Monday, December 31, 2012
Saw the rheumatologist on December 10 for my routine checkup. Didn't even bother to mention it here because the nothing had really changed in terms of treatment for the past year. The doctor was only agreeing to see me every four months because I wanted to keep my records updated for Social Security disability, not because she thought such frequent visits were mandatory.
My pain level was quite high, particularly since I had not recovered from a 48-hour visit to see my sister in a neighboring state on Thanksgiving. But it has been that high before with nothing new noted by the doctor. This time, though, she thought it was significant that I yelped every time she tried to flex my toes and that swelling was present in my feet which was not caused by hot weather; at the time of the appointment, the temperature outside was minus 4 degrees.
The rheumatologist ordered x-rays of both feet and an MRI of the left one, which for the past nine years has consistently been more swollen than the right. The results of the MRI that was done in 2003 indicated edema, and the x-rays done in 2004 showed mild degeneration. These were not considered significant by this doctor when I became her patient.
Honestly, my hips and neck have been bothering me much more than my feet the past couple of years. But I went ahead with the x-rays, figuring the feet would look the same as they did in 2004. The MRI was done three days later.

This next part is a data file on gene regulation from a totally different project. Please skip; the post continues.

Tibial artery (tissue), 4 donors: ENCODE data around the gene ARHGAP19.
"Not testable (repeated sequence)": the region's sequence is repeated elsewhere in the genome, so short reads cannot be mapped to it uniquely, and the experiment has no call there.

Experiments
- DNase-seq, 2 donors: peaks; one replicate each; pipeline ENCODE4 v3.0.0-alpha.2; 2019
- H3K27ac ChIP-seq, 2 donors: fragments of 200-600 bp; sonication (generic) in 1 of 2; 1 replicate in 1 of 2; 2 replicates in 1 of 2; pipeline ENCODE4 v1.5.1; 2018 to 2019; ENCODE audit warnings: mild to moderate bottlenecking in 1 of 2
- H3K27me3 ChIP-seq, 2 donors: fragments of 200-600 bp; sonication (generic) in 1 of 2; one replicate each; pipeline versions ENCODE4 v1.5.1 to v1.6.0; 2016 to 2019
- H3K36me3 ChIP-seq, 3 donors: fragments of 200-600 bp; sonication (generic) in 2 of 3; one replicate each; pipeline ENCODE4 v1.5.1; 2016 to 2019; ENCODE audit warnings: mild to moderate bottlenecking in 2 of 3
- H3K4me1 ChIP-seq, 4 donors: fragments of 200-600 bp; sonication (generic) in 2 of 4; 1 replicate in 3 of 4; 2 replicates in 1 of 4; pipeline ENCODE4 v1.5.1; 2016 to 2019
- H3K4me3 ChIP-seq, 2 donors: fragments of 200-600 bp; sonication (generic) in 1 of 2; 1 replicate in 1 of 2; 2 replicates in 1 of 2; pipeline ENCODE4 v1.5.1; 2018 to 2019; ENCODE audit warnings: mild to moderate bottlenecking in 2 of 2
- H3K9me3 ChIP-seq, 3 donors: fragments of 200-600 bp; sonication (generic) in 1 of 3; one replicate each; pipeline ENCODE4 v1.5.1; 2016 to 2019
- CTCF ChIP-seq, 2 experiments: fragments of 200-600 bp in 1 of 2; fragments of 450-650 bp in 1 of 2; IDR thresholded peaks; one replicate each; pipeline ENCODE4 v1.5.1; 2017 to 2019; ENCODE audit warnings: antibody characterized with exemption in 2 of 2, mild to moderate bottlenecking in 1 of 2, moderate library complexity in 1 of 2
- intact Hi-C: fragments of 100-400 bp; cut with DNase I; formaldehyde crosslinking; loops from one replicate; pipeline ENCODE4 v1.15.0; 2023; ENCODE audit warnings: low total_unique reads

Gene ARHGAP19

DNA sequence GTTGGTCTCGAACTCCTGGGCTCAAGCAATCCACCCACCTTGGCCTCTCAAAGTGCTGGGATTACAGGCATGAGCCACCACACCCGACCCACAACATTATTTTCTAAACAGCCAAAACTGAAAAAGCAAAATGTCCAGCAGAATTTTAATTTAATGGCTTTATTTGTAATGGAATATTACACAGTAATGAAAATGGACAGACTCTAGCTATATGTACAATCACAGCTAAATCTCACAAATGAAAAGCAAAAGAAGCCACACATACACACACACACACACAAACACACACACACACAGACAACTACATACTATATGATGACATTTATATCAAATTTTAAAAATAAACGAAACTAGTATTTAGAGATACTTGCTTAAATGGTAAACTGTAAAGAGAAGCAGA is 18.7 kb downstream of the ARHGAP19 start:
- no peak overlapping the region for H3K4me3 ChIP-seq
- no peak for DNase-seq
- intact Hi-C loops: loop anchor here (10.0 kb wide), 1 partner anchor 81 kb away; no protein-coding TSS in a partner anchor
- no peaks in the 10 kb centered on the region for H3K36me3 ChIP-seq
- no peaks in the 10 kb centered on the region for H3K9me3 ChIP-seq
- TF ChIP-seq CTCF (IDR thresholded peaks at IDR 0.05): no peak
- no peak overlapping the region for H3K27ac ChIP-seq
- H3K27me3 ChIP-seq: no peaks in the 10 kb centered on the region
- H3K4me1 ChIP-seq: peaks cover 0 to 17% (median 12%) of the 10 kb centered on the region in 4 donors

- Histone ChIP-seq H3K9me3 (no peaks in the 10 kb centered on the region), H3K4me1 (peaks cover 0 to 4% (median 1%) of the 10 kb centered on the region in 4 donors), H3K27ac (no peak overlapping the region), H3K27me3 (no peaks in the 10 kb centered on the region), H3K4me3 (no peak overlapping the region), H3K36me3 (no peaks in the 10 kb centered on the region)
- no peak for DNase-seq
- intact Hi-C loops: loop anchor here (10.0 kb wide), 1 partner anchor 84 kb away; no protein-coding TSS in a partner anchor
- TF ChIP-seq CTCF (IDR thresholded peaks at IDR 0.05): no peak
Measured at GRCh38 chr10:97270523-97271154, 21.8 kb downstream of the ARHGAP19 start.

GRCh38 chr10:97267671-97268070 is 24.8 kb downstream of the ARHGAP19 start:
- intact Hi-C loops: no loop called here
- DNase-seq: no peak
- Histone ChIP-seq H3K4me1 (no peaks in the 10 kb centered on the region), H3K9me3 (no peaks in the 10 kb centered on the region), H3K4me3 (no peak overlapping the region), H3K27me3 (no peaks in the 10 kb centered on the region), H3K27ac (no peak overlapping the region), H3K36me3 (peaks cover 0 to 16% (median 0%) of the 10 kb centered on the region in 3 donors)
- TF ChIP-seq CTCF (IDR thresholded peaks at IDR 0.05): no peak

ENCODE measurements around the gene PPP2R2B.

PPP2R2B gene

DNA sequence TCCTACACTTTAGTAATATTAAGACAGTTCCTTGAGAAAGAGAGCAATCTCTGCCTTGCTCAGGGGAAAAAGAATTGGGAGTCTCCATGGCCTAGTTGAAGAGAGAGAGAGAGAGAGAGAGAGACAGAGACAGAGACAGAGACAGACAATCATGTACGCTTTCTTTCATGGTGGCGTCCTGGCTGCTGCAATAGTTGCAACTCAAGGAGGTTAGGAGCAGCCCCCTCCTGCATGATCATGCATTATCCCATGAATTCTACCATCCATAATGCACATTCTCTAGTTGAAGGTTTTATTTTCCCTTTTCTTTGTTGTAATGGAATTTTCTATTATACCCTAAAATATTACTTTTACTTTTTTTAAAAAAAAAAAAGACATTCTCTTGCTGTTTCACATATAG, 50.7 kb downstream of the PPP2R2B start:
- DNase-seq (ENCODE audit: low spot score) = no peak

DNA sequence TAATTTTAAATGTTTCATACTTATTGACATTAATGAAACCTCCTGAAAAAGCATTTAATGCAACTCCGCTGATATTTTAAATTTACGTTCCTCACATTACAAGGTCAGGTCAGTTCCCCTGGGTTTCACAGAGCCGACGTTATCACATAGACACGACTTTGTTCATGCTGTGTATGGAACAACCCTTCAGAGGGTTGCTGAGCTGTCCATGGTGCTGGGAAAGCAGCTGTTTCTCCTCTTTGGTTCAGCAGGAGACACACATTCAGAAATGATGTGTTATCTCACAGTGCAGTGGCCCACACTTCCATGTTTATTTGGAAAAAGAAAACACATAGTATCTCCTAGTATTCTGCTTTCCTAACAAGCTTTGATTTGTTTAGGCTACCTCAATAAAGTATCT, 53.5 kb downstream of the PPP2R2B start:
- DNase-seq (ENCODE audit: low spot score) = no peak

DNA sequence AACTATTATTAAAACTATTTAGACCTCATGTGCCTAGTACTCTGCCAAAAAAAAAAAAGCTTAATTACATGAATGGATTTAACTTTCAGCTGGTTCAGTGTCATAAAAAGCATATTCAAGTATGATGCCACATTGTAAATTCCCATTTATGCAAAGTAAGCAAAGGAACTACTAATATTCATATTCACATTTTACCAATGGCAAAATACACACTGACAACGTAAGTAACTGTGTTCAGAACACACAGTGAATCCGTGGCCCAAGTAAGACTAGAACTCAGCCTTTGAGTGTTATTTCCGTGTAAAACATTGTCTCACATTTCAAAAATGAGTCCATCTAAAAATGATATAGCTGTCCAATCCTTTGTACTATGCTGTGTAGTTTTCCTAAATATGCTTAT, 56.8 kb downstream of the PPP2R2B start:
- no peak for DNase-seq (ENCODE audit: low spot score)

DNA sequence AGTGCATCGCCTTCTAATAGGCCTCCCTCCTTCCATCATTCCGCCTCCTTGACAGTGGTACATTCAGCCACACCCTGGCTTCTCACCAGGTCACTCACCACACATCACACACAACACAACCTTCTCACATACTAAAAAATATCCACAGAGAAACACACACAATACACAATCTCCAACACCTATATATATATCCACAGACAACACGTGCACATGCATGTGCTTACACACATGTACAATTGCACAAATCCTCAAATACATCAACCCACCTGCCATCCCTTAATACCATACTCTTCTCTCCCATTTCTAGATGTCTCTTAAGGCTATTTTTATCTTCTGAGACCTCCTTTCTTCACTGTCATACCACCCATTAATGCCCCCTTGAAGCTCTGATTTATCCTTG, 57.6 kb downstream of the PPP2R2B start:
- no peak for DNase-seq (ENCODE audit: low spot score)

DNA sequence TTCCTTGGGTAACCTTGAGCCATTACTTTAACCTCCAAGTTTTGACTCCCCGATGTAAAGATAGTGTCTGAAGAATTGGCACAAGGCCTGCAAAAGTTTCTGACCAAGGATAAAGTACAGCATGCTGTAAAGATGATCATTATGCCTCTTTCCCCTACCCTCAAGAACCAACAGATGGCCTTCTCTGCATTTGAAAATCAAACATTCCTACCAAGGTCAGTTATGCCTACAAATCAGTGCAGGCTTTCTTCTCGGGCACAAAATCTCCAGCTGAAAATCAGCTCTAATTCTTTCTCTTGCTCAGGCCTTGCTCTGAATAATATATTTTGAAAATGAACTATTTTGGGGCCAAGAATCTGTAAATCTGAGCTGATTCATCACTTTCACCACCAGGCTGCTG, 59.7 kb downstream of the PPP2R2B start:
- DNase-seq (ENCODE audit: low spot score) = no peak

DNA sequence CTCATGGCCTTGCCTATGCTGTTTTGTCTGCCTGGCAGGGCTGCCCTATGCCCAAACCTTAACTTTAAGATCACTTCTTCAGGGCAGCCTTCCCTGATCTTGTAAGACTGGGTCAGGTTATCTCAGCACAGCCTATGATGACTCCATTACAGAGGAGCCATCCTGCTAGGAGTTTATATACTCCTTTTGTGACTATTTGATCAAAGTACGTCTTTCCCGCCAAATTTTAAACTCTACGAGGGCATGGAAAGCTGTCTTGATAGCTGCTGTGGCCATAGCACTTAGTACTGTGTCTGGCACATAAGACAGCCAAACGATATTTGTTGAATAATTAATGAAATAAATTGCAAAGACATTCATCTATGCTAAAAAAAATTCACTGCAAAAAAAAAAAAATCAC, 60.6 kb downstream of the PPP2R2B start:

Surprising news from the rheumatologist's office on Thursday: the MRI of my left foot revealed degenerative changes. Synovitis and bursitis in addition to the non-specific edema I already knew was there. I now have an appointment with the rheumatologist January 28 to discuss treatment, which may include prednisone or methotrexate.
Interesting that my rheumatologist was so sure that my Sjogren's, which can cause autoimmune arthritis, was dormant that in 2010 she took me off the Imuran that the Mayo Clinic had prescribed in 2008 (she probably would have dismissed the Sjogren's diagnosis altogether had it not been confirmed by three rheumatologists in the past). She was blaming my worsening symptoms the past year on the fibromyalgia. While I know the fibromyalgia has been a significant player, it does NOT cause joint degeneration or the elevated c-reactive protein levels I've had for the past 15 years.
So NOW she's going to take me seriously. I think some rheumatologists just don't believe the findings of previous experts until they find something wrong themselves. It's disgusting that the chronically ill often have to prove over and over that they are sick. It gets to the point where we actually get a little excited when they find something wrong with us, which is awful because it can mean treatment with very toxic medications. Nevertheless, part of me is a bit relieved that there is a reason (in addition to the fibromyalgia) for the intensity of the foot pain.
// posted by klbrowser @ 1:10 AM
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